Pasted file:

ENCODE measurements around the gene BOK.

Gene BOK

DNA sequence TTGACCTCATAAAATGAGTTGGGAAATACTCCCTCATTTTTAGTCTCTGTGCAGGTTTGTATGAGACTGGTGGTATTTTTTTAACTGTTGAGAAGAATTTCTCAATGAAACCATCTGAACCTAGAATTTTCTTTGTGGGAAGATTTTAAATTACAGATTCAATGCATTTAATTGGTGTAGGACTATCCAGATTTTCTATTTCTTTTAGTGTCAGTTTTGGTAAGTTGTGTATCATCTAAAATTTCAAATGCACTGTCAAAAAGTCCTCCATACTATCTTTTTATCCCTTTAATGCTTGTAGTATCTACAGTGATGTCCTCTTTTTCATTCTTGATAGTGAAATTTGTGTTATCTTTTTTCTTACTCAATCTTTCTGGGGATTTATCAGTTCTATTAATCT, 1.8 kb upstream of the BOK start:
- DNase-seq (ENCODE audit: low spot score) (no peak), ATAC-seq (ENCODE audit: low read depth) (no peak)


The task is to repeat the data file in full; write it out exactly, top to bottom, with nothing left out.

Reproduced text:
ENCODE measurements around the gene BOK.

Gene BOK

DNA sequence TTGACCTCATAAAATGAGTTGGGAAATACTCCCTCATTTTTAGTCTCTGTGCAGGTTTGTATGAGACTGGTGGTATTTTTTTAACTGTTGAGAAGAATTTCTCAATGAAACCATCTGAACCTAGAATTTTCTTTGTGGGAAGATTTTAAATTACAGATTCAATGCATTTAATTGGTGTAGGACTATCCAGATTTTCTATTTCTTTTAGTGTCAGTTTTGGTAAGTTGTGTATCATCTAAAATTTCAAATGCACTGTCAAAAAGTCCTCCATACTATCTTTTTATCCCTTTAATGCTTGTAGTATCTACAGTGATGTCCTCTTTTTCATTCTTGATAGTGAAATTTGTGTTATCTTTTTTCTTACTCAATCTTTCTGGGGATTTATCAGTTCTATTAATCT, 1.8 kb upstream of the BOK start:
- DNase-seq (ENCODE audit: low spot score) (no peak), ATAC-seq (ENCODE audit: low read depth) (no peak)